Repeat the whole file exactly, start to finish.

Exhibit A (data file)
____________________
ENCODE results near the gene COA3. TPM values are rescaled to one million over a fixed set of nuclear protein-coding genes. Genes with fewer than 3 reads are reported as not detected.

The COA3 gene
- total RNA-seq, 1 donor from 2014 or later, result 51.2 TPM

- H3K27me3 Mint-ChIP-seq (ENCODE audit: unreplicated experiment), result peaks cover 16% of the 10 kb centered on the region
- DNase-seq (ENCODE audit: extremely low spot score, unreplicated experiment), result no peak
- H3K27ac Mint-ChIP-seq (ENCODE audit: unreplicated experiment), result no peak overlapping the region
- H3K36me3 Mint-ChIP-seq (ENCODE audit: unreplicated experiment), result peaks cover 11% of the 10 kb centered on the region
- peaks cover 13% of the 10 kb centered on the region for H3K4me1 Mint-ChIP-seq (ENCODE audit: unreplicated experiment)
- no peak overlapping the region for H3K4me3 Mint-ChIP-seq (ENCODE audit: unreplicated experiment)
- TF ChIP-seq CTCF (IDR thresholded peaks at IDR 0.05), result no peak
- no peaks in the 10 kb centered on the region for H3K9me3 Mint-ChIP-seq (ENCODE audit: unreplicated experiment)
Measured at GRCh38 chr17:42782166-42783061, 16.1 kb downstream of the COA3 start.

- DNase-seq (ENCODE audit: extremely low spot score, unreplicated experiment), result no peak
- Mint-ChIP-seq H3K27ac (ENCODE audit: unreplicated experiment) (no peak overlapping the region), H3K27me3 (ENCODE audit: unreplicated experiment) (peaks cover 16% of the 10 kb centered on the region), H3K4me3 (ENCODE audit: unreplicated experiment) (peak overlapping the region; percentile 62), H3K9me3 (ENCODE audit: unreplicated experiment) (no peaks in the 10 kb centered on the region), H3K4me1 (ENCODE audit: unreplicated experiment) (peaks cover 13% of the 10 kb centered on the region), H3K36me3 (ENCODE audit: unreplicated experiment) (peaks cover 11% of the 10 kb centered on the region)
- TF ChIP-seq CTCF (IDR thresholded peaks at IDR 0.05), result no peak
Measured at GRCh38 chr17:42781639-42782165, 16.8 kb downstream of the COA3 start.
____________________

ENCODE results near the gene COA3. TPM values are rescaled to one million over a fixed set of nuclear protein-coding genes. Genes with fewer than 3 reads are reported as not detected.

The COA3 gene
- total RNA-seq, 1 donor from 2014 or later, result 51.2 TPM

- H3K27me3 Mint-ChIP-seq (ENCODE audit: unreplicated experiment), result peaks cover 16% of the 10 kb centered on the region
- DNase-seq (ENCODE audit: extremely low spot score, unreplicated experiment), result no peak
- H3K27ac Mint-ChIP-seq (ENCODE audit: unreplicated experiment), result no peak overlapping the region
- H3K36me3 Mint-ChIP-seq (ENCODE audit: unreplicated experiment), result peaks cover 11% of the 10 kb centered on the region
- peaks cover 13% of the 10 kb centered on the region for H3K4me1 Mint-ChIP-seq (ENCODE audit: unreplicated experiment)
- no peak overlapping the region for H3K4me3 Mint-ChIP-seq (ENCODE audit: unreplicated experiment)
- TF ChIP-seq CTCF (IDR thresholded peaks at IDR 0.05), result no peak
- no peaks in the 10 kb centered on the region for H3K9me3 Mint-ChIP-seq (ENCODE audit: unreplicated experiment)
Measured at GRCh38 chr17:42782166-42783061, 16.1 kb downstream of the COA3 start.

- DNase-seq (ENCODE audit: extremely low spot score, unreplicated experiment), result no peak
- Mint-ChIP-seq H3K27ac (ENCODE audit: unreplicated experiment) (no peak overlapping the region), H3K27me3 (ENCODE audit: unreplicated experiment) (peaks cover 16% of the 10 kb centered on the region), H3K4me3 (ENCODE audit: unreplicated experiment) (peak overlapping the region; percentile 62), H3K9me3 (ENCODE audit: unreplicated experiment) (no peaks in the 10 kb centered on the region), H3K4me1 (ENCODE audit: unreplicated experiment) (peaks cover 13% of the 10 kb centered on the region), H3K36me3 (ENCODE audit: unreplicated experiment) (peaks cover 11% of the 10 kb centered on the region)
- TF ChIP-seq CTCF (IDR thresholded peaks at IDR 0.05), result no peak
Measured at GRCh38 chr17:42781639-42782165, 16.8 kb downstream of the COA3 start.